. . . . posting some of the more interesting MRI pictures . . . ? That way your friends will be challenged to recognize you by your internal anatomy only!.
Appears to me that one MRI looks a lot like another unless there's some really obvious pathology. I guess SOME might recognize me by the odds and ends of metal in my left leg.

Mark - -
. . . wondering which .38 you were carrying? I'm looking at re-obtaining a charter arms undercover model . . . . .
S&W M37, the Chiefs Special Airweight with bobbed hammer spur, in a DeSantis Nemesis pocket holster. But speaking of the Charter Undercover, I ran across one in XLNT condition in a friend's shop the other day. Holly and I had been thinking about getting a handgun for her daughter. She had recently done extremely well shooting my M37. I took her to the shop to let her handle the Charter. She really liked it, so I bought it for her early Christmas gift. [I wrote the check, she wrote the Form 4473. ;-) ]

Mark said...

I liked my Charter, and I still rue the day I had to sell it. For being as small as it was I could still shoot 3 inch groups at 25 feet with it.

Matt G said...

Funny-- I had misinterpreted Mark's question to be about what load you carried in your M37. Nyclad +P SWCHP's, aren't they?

How'd they do it with the bionic leg/hip combo?

And, as for meeting readers, you're ahead of me!

phlegmfatale said...

Wow- that's really cool. What are the odds of just happening to run into a reader? Nifty.

JPG said...

Matt - -
As to loads in my M37, I normally keep it stoked with Remington 158 gr LSWCHP+P, because I know it'll expand a bit from that short barrel. Haven't taken time to test the Nyclad ammo in the 2" guns.

NOTE: I seldom fire that ammo in an alloy frame revolver. My practice is almost exclusively with a 158 LRN over 4.0 gr. of Win 231, and a little 130 FMJ factory ammo.

As to the scrap metal in my leg, I dunno how they'd handle that in an MRI. My scan didn't extend that far south.

OldTexan said...

I went through the MRI thing here in Dallas last spring. The found a little spot inside on some important stuff that turned out to be cancer and from start to finish was less that three months.

I too was amazed at how nice and fast all of the procedures were and I think the lord that I live in a country where we can get good fast treatment, even if it costs a lot.

I was talking to a Canadian and she said that our dogs and cats in the US have access to tests in short time spans that socialized medicine countries can only dream of.

In Texas when I mention shooting to Drs. they usually want to know what I shoot and then proceed to tell me about their hunting and shooting. It is great that you found one of your gun guy readers.

My prayers and best wishes are with you as your worn out stuff gets checked out and worked on.

KD5NRH said...

That's one of the best things about the Coronado vest; it's easy to disarm discreetly by just taking the vest off.
As a bonus, the other concealment pocket will hold a fairly large paperback.

Tom said...

After this experience you better hope you never need to visit a proctologist! LOL. If you do you can always wear one of those pair of glasses with the nose and phony mustache.

Anonymous said...

Apparently you have never been to Baylor Garland. Getting something done for Nana entails more than you can imagine, and more than six months later, I am still trying to sort things out, including the fact that HealthTexas-a billing group for doctors-has no office to which you can go to straighten anything out, had to have Nana's Medicare and insurance card photostats mailed twice and three phone calls before they finally filed on them, and now, since I was paying on the bill all along, waiting for them to get their thumbs out, have overpaid by about $50. Think I'll ever see that again? Your faith in the medical establishment is touching, though.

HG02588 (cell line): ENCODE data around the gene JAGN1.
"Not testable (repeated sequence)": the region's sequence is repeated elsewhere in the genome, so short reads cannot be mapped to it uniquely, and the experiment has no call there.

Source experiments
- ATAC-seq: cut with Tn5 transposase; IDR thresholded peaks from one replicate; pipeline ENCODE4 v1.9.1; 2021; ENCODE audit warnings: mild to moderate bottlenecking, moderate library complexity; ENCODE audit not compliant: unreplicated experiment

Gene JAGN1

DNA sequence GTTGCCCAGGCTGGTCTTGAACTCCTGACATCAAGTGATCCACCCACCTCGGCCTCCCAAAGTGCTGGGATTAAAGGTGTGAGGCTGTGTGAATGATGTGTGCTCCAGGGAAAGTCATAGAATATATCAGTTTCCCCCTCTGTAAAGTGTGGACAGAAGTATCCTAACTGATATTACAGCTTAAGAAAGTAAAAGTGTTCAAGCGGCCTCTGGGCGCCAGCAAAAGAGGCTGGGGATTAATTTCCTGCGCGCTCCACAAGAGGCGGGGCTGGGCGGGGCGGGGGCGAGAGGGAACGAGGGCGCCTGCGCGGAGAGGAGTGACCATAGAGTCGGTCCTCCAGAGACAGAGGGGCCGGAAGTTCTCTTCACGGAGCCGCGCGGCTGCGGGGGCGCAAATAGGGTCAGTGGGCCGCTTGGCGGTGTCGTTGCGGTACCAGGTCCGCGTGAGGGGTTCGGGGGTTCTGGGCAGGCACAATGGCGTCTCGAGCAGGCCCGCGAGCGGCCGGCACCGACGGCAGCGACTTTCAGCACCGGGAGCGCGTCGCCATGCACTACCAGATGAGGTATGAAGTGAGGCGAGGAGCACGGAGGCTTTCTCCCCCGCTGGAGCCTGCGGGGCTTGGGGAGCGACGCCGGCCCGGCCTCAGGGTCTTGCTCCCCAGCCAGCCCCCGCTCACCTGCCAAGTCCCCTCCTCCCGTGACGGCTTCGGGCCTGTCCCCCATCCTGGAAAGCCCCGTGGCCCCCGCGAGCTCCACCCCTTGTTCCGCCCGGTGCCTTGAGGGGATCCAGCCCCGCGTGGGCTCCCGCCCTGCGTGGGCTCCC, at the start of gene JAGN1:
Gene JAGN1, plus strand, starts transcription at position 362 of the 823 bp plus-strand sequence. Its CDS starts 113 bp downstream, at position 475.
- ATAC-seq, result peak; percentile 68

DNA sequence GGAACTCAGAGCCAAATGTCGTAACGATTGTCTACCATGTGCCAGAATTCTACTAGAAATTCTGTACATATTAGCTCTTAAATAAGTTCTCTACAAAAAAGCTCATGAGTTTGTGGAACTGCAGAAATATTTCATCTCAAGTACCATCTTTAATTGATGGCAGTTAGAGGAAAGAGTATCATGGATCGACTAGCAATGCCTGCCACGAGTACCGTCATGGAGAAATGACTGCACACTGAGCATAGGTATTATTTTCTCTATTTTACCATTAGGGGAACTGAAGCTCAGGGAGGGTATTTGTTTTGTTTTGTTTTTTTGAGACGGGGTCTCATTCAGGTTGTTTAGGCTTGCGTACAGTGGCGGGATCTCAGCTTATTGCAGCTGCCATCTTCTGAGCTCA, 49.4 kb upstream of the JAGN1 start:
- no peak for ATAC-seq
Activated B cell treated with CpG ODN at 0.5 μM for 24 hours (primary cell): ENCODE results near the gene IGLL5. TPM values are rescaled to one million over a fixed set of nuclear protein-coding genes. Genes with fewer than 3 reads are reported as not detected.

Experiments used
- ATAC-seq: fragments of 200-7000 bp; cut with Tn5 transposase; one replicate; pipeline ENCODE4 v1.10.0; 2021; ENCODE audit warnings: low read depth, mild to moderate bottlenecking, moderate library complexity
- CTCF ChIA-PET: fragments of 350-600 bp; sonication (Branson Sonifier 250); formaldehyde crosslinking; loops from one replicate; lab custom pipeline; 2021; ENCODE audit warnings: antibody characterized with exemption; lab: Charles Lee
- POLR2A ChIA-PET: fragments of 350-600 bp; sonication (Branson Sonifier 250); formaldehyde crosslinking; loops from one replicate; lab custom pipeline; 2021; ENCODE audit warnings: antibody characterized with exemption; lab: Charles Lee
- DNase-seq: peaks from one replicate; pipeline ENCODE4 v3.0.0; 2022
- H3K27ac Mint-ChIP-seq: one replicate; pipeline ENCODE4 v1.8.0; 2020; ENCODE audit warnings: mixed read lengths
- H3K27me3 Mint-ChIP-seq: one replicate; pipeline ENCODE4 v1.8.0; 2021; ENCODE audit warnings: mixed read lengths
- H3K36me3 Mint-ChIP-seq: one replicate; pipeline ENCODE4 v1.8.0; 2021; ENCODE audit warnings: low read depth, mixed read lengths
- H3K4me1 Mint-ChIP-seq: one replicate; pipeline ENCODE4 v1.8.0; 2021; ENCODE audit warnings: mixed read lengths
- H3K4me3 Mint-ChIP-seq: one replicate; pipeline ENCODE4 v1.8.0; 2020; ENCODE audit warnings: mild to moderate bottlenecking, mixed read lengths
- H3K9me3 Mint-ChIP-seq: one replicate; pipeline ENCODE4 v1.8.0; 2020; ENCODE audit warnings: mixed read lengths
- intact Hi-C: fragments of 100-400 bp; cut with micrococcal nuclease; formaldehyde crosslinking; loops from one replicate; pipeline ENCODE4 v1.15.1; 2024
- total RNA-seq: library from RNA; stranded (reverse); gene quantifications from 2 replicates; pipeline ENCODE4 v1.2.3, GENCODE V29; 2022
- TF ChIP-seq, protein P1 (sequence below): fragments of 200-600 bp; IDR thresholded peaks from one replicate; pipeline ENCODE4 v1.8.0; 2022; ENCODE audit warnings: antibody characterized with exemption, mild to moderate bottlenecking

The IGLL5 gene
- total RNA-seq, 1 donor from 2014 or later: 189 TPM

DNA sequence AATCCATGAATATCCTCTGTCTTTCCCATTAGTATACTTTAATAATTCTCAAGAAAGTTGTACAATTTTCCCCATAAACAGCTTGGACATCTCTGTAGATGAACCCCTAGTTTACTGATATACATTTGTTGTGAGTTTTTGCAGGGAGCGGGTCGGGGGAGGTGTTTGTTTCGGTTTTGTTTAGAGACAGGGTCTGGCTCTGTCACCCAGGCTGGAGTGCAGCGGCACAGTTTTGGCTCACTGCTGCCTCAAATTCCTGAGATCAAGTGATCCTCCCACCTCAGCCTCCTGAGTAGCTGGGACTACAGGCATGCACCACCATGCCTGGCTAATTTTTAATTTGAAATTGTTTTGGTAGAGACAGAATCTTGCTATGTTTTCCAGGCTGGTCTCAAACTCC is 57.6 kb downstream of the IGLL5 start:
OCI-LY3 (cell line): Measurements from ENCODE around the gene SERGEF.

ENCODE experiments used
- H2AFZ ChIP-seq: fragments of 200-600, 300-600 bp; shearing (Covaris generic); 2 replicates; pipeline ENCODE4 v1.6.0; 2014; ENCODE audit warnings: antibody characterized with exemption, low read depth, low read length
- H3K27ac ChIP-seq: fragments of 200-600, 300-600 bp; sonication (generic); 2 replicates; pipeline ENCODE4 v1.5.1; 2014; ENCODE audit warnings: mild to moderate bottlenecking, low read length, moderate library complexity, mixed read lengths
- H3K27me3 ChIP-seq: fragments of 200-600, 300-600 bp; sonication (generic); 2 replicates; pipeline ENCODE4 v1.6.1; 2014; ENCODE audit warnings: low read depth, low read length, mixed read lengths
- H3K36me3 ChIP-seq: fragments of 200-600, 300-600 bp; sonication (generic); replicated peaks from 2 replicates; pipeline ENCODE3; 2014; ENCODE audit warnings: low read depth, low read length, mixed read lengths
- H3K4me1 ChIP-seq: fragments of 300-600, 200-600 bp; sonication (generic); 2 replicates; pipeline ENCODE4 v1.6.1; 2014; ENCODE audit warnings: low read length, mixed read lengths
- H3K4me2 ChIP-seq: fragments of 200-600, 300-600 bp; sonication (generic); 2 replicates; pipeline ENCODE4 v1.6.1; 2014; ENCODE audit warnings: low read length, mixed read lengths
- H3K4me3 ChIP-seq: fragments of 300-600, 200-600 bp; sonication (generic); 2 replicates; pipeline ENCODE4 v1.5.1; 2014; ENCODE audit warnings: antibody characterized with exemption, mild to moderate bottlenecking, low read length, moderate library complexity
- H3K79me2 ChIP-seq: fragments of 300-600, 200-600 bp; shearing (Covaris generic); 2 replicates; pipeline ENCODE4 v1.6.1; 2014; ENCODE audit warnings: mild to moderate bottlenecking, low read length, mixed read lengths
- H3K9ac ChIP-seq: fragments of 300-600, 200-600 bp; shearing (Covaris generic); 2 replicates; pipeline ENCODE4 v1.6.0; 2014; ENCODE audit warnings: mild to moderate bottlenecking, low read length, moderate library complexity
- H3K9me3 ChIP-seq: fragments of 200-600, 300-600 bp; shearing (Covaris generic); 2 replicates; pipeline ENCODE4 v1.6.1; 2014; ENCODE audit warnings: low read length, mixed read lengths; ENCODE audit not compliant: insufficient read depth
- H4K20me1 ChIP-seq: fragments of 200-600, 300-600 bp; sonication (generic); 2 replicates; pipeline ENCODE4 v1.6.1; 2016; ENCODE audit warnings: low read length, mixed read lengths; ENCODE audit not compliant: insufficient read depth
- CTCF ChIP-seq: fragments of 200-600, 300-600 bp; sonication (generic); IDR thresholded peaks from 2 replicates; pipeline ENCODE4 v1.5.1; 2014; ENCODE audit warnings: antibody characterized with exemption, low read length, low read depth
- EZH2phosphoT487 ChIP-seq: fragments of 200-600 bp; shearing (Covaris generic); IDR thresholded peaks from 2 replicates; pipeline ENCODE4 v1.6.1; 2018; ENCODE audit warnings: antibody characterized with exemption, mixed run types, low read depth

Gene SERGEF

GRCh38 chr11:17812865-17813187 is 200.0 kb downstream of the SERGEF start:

LawMom

Anonymous said...

Carry a book. Always carry a book. A revolver might save your life, but a book will save your brain.

Rabbit said...

Your hip job is made from titanium for the most part. The MRI only misbehaves when it's around ferrous metals. That's one reason they (usually) ask if you have embedded, unremoved shrapnel or tattoos with metallic inks. It'll pull metal shavings (steel or iron ones, anyway) right out of the skin. That's agodawful powerful electromagnet in the big clunking thing and they'll suck in anything within 20 feet or more that's not nailed down tight.

http://www.simplyphysics.com/flying_objects.html

Including floor buffers and oxygen tanks.

Hope the scans turned out clean.

Regards,
Rabbit.

JPG said...

Oh, yeah - -

The doctor's office finallly called and said it appears that everything is in more-or-less the correct position, and appears to be within spec "for a man your age."

Hummpfh.

Anyhow, thanks for the good wishes.

Robb the MRI Tech said...

I *finally* got a chance to catch up on the blog, and have to say that it was a genuine pleasure meeting you, sir.
as to the technical MRI questions, I can say that depending on the magnet (ours runs at 1.5 Tesla), and if it is shielded, you can do quite a few things in and around the machine. We can scan a titanium hip. The pictures would be black, though. We can scan someone with a Pacemaker, too. The magnet'll just turn off their pacer and that leads to too many liability issues than we can handle.
One thing to keep in mind, even if we're not scanning a particular part of the body with metal in it, it may still interact with the scan.
Thus the need to remove jeans for an L-Spine exam, or a bra for a C-Spine exam.
Glad everything checked out, and if I see ya again, hope it's under better circumstances.
Robb